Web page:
A major distinction that must be made when discussing 'fiber' is that between 'crude fiber' and 'dietary fiber'. Crude fiber is simply an analytical term describing the inert residue which remains after laboratory analysis, normally an acid-alkali extraction. Dietary fiber, on the other hand, is usually considered to be any polymeric substance resistant to mammalian digestive enzymes. Crude fiber is composed primarily of lignin and cellulose, whereas dietary fiber also includes hemicelluloses, pectins, mucilages and gums (there is some botanical criticism that fiber must represent the plant cell wall and exclude plant storage compounds thus excluding gums and crystalline starches that reach the large colon). Values for crude fiber may be only one-fifth to one-seventh the total dietary fiber of a given food. Older food composition tables, based on crude fiber determinations, are incomplete and of limited value when prescribing high or low fiber diets. This is but one example illustrating the need for a full and complete understanding of the analytical procedures involved in 'fiber' determinations. The purpose of this paper is to review some of the more common procedures used in the analysis and fractionation of food and feed fiber.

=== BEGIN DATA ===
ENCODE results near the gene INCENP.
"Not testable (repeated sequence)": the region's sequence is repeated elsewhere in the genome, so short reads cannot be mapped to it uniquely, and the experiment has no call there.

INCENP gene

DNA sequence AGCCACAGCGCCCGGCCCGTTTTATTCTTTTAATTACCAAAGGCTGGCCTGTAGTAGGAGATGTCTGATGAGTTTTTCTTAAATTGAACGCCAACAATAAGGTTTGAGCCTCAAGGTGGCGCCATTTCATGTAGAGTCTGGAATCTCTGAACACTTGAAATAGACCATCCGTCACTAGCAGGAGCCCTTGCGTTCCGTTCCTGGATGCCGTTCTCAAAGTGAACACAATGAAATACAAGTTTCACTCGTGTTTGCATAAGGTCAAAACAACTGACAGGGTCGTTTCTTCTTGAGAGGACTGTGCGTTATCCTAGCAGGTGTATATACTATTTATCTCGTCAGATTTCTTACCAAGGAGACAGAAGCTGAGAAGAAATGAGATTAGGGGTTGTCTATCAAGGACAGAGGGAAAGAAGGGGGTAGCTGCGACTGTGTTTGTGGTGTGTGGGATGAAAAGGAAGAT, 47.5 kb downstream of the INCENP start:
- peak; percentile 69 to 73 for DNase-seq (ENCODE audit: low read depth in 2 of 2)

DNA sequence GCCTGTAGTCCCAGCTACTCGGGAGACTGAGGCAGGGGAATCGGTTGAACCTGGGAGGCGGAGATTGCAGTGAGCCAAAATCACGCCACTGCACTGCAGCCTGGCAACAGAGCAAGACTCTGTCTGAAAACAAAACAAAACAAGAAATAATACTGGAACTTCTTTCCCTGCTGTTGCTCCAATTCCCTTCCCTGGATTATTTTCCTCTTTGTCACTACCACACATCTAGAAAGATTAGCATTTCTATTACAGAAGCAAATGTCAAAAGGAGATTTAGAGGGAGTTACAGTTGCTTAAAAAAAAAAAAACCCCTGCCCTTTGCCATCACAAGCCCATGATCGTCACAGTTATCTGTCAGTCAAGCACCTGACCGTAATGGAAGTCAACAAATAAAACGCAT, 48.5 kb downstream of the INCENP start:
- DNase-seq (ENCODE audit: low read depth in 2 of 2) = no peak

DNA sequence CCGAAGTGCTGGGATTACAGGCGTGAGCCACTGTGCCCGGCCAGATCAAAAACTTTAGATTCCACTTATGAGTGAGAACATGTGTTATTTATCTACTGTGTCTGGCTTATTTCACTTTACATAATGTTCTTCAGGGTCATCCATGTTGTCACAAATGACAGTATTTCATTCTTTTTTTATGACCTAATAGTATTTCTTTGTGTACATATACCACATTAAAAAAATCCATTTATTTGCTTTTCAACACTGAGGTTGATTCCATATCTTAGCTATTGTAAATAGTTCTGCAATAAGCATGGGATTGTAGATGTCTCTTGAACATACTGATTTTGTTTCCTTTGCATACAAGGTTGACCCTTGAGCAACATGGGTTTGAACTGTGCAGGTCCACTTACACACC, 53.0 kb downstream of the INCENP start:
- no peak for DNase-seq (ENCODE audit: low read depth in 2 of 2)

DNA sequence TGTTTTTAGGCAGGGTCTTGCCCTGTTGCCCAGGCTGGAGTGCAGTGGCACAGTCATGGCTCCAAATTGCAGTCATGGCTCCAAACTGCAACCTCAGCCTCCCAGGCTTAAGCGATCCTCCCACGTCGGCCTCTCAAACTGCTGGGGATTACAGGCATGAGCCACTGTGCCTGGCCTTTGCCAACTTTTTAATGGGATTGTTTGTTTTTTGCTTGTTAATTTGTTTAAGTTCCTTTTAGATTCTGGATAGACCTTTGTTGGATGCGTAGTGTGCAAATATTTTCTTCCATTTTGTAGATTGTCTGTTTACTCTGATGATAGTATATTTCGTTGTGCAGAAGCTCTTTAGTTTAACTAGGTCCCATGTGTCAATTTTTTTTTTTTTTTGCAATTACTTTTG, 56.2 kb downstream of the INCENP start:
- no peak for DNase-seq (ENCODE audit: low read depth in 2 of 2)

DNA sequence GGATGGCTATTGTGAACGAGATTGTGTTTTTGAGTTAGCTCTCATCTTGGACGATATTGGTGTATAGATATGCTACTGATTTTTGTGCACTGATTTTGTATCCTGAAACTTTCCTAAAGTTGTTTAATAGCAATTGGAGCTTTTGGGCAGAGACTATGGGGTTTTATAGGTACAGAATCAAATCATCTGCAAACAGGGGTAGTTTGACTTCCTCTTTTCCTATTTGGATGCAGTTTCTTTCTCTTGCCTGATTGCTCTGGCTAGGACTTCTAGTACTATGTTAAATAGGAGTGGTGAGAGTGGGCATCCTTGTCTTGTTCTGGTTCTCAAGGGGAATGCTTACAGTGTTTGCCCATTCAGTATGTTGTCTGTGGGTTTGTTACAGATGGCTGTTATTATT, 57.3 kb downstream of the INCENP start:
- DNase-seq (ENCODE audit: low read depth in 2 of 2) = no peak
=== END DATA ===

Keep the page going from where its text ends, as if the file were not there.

|Original language||English (US)|
|Number of pages||17|
|Journal||Journal of Applied Nutrition|
|State||Published - Jan 1 1982|
ASJC Scopus subject areas
- Medicine (miscellaneous)
- Food Science